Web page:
September is Ovarian Cancer Awareness Month, a time to raise awareness and support for women who are affected by this disease. Ovarian cancer is the fifth most common cancer among women in the UK, and it can be difficult to detect in its early stages. That’s why it’s important to know the signs and symptoms, and to talk to your doctor if you have any concerns.
Some of the common symptoms of ovarian cancer include:
- Persistent bloating or swelling in the abdomen
- Feeling full quickly or loss of appetite
- Pelvic or abdominal pain
- Changes in bowel or bladder habits
- Unexplained weight loss or gain
- Abnormal vaginal bleeding or discharge
These symptoms can also be caused by other conditions, so don’t panic if you have them. But if they are new, persistent or frequent, you should see your doctor as soon as possible. Early diagnosis can make a big difference in the treatment and outcome of ovarian cancer.
There are also some factors that can increase or decrease your risk of developing ovarian cancer, such as:
- Age: Ovarian cancer is more common in women over 50, and especially after menopause.
- Family history: Having a close relative who had ovarian or breast cancer can increase your risk, especially if they had a BRCA1 or BRCA2 gene mutation.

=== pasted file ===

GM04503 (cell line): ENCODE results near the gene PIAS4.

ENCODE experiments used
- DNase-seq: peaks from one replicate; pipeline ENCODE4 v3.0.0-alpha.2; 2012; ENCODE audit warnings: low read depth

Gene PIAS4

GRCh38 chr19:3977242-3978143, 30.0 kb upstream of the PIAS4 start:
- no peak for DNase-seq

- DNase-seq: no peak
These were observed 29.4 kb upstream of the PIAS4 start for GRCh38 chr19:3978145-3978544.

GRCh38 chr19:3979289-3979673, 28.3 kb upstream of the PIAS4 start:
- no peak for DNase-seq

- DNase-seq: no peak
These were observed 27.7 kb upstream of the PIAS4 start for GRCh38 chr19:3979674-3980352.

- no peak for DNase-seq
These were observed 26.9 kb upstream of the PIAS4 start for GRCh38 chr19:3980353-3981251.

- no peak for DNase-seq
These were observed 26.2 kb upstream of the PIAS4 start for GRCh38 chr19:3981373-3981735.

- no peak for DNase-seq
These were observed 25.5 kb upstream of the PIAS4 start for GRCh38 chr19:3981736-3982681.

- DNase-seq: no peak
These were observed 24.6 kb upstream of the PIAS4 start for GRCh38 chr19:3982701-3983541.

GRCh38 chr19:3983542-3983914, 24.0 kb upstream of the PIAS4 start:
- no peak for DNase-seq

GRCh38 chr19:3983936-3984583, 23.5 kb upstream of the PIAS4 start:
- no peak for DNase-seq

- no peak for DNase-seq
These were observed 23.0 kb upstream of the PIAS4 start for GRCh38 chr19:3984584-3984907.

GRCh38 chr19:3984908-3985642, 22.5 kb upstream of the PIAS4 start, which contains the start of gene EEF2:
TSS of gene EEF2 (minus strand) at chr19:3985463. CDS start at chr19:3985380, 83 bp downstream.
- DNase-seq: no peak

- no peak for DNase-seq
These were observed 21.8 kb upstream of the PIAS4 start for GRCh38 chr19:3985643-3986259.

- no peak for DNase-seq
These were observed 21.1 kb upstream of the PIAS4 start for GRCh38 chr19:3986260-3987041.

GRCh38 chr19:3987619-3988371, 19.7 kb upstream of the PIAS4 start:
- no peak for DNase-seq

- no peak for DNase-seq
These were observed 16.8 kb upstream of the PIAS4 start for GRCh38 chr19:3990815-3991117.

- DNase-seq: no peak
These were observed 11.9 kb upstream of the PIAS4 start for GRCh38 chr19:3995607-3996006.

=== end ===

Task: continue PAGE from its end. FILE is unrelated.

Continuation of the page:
- Hormonal factors: Taking hormone replacement therapy (HRT) for a long time may slightly increase your risk, while using oral contraceptives, having children, breastfeeding and having a hysterectomy may lower your risk.
- Lifestyle factors: Being overweight, smoking and drinking alcohol may also affect your risk of ovarian cancer.
You can learn more about ovarian cancer and how to reduce your risk on the NHS website or the Ovarian Cancer Action website. You can also join the online community of women who have been diagnosed with ovarian cancer and share your experiences and questions.
Ovarian Cancer Awareness Month is also a great opportunity to show your support for the cause and help raise funds for research and advocacy. You can wear a teal ribbon, the symbol of ovarian cancer awareness, or join one of the many events and activities organised by charities and organisations across the country. You can also donate to organisations that are working to improve the lives of women with ovarian cancer and find a cure for this disease.
Together, we can make a difference and fight ovarian cancer. Thank you for reading this blog post and spreading the word.